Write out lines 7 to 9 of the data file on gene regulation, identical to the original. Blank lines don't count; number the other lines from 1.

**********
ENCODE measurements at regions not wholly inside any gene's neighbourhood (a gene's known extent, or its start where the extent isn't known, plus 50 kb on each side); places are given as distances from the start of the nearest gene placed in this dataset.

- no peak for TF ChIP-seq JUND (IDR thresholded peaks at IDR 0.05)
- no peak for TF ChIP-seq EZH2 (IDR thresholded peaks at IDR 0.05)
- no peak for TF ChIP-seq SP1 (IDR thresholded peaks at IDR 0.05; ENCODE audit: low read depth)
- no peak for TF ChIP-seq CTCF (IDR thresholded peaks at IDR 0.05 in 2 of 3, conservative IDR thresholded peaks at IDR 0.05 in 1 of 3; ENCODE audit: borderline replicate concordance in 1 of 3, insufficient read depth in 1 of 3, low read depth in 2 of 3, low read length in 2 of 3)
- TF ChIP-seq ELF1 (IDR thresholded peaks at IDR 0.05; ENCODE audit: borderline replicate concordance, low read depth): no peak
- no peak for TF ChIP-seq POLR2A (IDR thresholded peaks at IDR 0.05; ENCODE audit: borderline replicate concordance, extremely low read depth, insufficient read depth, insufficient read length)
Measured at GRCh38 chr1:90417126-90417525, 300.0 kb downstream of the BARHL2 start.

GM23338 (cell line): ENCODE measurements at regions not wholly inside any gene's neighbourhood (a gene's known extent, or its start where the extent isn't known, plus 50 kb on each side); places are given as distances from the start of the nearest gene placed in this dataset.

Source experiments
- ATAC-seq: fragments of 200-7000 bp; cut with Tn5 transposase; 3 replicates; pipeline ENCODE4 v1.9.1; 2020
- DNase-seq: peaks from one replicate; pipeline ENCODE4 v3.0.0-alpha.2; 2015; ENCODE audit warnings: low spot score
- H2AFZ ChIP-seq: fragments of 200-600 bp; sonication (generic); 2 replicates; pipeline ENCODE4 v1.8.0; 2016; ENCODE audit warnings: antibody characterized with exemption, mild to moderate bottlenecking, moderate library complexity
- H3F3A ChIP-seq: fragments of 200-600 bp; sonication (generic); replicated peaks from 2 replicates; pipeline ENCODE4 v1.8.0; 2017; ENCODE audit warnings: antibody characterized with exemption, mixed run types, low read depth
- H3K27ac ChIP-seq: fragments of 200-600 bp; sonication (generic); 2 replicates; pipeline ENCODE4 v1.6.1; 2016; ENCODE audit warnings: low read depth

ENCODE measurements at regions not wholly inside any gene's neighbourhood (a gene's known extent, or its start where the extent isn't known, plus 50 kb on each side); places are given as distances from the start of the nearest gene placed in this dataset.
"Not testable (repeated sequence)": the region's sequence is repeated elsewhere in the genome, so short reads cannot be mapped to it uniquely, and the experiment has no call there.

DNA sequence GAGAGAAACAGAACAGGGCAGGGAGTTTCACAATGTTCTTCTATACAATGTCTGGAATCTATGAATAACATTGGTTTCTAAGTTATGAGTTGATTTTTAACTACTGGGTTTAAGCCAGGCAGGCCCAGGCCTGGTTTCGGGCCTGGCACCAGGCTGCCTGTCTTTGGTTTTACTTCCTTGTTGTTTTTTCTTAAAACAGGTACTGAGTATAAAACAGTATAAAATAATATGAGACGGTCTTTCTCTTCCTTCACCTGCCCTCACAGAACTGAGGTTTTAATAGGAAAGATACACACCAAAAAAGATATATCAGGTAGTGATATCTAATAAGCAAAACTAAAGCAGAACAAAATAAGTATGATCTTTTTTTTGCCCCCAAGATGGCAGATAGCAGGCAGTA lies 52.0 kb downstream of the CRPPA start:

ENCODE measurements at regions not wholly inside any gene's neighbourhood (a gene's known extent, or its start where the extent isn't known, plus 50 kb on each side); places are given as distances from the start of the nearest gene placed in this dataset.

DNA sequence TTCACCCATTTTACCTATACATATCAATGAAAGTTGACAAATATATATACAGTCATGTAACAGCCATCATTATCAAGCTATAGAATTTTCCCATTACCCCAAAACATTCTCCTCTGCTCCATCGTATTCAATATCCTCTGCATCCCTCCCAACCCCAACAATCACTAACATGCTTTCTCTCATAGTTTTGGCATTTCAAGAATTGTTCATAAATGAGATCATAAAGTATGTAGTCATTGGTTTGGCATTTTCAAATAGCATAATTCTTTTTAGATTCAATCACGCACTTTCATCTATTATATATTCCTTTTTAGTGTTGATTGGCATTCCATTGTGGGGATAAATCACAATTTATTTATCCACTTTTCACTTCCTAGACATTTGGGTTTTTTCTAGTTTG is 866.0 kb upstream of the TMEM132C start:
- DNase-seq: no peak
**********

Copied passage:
- no peak for TF ChIP-seq POLR2A (IDR thresholded peaks at IDR 0.05; ENCODE audit: borderline replicate concordance, extremely low read depth, insufficient read depth, insufficient read length)
Measured at GRCh38 chr1:90417126-90417525, 300.0 kb downstream of the BARHL2 start.

GM23338 (cell line): ENCODE measurements at regions not wholly inside any gene's neighbourhood (a gene's known extent, or its start where the extent isn't known, plus 50 kb on each side); places are given as distances from the start of the nearest gene placed in this dataset.